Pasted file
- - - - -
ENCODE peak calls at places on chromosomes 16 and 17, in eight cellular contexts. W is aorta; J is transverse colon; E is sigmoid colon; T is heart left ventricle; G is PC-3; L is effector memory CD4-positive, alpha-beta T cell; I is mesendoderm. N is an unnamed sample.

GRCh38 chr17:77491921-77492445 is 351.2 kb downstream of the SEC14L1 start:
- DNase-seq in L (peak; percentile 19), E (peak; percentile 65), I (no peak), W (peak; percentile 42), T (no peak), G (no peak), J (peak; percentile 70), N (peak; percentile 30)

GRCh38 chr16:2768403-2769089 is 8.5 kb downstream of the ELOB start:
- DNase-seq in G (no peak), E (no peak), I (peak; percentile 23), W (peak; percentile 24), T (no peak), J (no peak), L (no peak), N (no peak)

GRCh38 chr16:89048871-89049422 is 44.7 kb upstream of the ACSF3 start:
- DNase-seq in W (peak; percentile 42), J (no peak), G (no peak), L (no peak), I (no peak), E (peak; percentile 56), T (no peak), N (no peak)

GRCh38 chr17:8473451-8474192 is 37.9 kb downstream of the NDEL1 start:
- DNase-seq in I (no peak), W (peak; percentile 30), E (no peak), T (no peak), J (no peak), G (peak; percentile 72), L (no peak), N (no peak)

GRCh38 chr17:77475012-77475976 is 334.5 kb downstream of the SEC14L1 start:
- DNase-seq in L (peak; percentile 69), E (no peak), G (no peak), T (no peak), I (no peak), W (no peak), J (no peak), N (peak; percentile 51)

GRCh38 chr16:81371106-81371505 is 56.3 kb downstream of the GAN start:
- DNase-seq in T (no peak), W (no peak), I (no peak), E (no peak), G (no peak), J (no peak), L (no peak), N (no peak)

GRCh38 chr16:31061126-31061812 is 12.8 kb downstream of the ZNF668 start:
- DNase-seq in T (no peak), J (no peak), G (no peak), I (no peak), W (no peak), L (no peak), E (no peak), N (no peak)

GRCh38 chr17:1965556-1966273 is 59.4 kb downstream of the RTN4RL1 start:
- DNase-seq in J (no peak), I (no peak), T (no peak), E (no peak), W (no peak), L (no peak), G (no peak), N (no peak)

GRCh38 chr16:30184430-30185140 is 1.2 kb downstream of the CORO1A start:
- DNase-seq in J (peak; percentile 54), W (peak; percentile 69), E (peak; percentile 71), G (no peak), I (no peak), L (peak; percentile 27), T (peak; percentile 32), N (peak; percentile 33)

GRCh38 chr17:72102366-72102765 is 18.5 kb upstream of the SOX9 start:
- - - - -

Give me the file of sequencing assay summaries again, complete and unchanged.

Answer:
ENCODE peak calls at places on chromosomes 16 and 17, in eight cellular contexts. W is aorta; J is transverse colon; E is sigmoid colon; T is heart left ventricle; G is PC-3; L is effector memory CD4-positive, alpha-beta T cell; I is mesendoderm. N is an unnamed sample.

GRCh38 chr17:77491921-77492445 is 351.2 kb downstream of the SEC14L1 start:
- DNase-seq in L (peak; percentile 19), E (peak; percentile 65), I (no peak), W (peak; percentile 42), T (no peak), G (no peak), J (peak; percentile 70), N (peak; percentile 30)

GRCh38 chr16:2768403-2769089 is 8.5 kb downstream of the ELOB start:
- DNase-seq in G (no peak), E (no peak), I (peak; percentile 23), W (peak; percentile 24), T (no peak), J (no peak), L (no peak), N (no peak)

GRCh38 chr16:89048871-89049422 is 44.7 kb upstream of the ACSF3 start:
- DNase-seq in W (peak; percentile 42), J (no peak), G (no peak), L (no peak), I (no peak), E (peak; percentile 56), T (no peak), N (no peak)

GRCh38 chr17:8473451-8474192 is 37.9 kb downstream of the NDEL1 start:
- DNase-seq in I (no peak), W (peak; percentile 30), E (no peak), T (no peak), J (no peak), G (peak; percentile 72), L (no peak), N (no peak)

GRCh38 chr17:77475012-77475976 is 334.5 kb downstream of the SEC14L1 start:
- DNase-seq in L (peak; percentile 69), E (no peak), G (no peak), T (no peak), I (no peak), W (no peak), J (no peak), N (peak; percentile 51)

GRCh38 chr16:81371106-81371505 is 56.3 kb downstream of the GAN start:
- DNase-seq in T (no peak), W (no peak), I (no peak), E (no peak), G (no peak), J (no peak), L (no peak), N (no peak)

GRCh38 chr16:31061126-31061812 is 12.8 kb downstream of the ZNF668 start:
- DNase-seq in T (no peak), J (no peak), G (no peak), I (no peak), W (no peak), L (no peak), E (no peak), N (no peak)

GRCh38 chr17:1965556-1966273 is 59.4 kb downstream of the RTN4RL1 start:
- DNase-seq in J (no peak), I (no peak), T (no peak), E (no peak), W (no peak), L (no peak), G (no peak), N (no peak)

GRCh38 chr16:30184430-30185140 is 1.2 kb downstream of the CORO1A start:
- DNase-seq in J (peak; percentile 54), W (peak; percentile 69), E (peak; percentile 71), G (no peak), I (no peak), L (peak; percentile 27), T (peak; percentile 32), N (peak; percentile 33)

GRCh38 chr17:72102366-72102765 is 18.5 kb upstream of the SOX9 start: